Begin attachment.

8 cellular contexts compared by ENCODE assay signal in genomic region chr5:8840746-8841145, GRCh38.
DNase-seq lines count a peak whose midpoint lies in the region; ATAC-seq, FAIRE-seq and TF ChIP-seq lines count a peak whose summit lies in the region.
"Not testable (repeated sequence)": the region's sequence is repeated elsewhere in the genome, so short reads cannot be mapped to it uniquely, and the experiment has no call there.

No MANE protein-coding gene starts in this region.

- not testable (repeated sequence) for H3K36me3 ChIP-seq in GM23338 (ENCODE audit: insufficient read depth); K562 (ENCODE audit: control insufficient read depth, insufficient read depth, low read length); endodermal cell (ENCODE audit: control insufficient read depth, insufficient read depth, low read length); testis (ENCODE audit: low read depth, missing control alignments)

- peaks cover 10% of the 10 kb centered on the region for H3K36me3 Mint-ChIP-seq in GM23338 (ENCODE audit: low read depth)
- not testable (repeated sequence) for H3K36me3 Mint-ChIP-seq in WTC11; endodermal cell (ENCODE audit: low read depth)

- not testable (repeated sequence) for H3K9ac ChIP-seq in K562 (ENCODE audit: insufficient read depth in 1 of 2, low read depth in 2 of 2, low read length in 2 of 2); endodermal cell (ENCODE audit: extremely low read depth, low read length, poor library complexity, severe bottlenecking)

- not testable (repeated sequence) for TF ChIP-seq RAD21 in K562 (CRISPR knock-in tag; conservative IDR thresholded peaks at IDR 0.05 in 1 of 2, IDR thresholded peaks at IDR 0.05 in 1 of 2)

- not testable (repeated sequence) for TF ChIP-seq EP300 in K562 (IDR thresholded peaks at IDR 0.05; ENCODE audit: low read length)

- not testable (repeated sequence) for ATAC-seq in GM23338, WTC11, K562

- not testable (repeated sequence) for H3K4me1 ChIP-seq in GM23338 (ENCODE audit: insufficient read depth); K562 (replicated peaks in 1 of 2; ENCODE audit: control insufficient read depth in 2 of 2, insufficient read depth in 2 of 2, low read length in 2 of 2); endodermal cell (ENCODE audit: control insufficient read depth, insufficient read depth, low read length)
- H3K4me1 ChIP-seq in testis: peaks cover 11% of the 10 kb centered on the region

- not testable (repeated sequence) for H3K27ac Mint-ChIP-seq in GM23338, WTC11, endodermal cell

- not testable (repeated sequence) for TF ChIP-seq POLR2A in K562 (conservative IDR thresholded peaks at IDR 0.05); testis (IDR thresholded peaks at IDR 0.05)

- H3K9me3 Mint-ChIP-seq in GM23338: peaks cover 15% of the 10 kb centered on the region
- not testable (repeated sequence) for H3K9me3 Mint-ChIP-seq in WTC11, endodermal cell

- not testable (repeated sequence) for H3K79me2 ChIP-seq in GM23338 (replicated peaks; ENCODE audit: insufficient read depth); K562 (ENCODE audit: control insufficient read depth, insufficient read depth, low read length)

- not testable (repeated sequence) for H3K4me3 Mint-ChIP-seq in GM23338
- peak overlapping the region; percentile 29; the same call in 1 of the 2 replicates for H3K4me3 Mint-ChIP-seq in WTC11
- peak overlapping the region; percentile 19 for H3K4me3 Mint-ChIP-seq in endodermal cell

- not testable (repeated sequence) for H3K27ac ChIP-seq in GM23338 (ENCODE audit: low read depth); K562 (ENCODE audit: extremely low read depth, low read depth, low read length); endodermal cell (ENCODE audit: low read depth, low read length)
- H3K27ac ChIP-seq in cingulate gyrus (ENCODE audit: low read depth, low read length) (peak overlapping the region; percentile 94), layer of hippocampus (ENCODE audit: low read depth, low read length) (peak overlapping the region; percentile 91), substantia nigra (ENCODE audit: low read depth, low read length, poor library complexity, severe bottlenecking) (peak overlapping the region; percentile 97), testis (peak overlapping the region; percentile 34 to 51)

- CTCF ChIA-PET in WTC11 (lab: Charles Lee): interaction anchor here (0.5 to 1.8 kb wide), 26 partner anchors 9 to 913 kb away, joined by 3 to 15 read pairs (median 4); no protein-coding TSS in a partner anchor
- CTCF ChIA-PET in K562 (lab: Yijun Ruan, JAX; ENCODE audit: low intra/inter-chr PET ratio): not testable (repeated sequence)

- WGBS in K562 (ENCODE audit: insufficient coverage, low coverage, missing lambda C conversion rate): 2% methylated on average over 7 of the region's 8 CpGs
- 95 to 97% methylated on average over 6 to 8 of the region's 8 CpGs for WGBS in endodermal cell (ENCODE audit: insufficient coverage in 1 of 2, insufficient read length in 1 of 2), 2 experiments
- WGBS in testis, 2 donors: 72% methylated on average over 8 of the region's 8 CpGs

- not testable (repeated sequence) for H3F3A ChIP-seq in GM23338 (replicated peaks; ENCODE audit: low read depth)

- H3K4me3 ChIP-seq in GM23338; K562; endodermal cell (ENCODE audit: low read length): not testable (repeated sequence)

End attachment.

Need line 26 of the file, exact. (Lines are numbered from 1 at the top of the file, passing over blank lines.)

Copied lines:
- WGBS in K562 (ENCODE audit: insufficient coverage, low coverage, missing lambda C conversion rate): 2% methylated on average over 7 of the region's 8 CpGs